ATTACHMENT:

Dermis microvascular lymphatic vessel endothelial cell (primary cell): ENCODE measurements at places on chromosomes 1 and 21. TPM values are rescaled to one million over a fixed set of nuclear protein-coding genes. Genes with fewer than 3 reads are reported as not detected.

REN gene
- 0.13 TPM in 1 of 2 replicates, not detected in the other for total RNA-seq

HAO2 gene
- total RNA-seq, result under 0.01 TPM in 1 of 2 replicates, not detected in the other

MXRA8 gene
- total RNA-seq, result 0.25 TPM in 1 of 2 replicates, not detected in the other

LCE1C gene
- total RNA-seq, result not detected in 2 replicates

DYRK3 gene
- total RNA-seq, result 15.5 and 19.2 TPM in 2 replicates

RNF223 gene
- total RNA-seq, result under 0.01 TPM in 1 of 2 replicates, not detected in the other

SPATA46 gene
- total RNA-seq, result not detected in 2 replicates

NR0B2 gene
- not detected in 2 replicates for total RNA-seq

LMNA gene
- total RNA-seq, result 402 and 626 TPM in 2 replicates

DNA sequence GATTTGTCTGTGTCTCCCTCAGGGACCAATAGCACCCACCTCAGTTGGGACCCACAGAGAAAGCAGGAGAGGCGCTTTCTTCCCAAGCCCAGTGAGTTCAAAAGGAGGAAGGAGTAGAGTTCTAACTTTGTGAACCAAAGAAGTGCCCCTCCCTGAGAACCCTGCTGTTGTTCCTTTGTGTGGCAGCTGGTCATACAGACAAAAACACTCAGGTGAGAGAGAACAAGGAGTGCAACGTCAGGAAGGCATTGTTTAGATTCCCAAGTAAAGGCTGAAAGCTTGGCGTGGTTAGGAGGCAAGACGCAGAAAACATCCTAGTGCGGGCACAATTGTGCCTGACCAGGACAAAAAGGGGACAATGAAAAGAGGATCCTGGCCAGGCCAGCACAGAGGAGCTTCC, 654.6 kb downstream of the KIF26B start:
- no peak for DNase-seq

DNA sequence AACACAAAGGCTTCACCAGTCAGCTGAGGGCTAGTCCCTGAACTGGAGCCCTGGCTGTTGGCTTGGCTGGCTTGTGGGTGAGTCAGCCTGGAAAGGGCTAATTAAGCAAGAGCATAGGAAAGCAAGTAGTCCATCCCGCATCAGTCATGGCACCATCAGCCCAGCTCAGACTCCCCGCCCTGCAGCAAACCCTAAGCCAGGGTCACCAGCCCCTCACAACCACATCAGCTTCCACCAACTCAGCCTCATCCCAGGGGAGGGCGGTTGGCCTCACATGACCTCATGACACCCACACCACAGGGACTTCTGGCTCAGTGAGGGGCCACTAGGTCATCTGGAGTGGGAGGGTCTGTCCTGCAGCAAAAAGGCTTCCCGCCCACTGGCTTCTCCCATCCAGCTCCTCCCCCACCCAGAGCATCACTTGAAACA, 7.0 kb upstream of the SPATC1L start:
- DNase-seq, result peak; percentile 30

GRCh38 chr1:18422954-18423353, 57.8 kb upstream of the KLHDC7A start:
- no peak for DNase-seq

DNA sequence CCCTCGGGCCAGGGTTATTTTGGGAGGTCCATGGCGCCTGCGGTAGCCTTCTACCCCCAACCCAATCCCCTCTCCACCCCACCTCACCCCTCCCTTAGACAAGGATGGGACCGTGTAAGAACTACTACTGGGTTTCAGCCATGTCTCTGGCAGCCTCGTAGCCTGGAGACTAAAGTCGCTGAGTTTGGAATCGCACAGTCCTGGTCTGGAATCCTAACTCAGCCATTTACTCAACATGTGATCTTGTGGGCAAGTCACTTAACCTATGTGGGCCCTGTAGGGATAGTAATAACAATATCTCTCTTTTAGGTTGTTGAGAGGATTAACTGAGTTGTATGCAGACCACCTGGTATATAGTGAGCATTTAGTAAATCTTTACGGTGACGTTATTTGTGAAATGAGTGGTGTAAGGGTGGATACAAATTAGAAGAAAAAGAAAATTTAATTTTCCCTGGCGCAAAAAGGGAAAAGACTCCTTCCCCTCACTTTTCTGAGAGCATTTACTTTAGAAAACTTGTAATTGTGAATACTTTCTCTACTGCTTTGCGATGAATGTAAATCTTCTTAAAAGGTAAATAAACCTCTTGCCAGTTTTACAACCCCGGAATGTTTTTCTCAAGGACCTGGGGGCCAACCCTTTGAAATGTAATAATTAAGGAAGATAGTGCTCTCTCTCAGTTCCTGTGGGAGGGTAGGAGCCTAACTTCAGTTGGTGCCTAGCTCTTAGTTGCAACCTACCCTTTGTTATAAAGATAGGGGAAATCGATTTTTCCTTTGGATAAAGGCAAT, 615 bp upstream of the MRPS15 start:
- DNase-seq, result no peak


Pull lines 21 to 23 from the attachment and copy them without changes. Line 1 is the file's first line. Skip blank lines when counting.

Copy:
- no peak for DNase-seq

DNA sequence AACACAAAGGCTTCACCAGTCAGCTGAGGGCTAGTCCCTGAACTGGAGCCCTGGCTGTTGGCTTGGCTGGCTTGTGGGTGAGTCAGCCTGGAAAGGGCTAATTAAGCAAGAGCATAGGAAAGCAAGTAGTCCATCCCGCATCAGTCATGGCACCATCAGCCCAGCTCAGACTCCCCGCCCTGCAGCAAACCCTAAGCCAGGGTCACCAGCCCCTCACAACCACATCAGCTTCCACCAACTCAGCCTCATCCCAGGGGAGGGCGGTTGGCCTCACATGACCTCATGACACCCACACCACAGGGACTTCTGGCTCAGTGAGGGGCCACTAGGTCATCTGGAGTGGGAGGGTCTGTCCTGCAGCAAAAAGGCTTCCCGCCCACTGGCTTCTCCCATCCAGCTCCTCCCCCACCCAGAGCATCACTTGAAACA, 7.0 kb upstream of the SPATC1L start:
- DNase-seq, result peak; percentile 30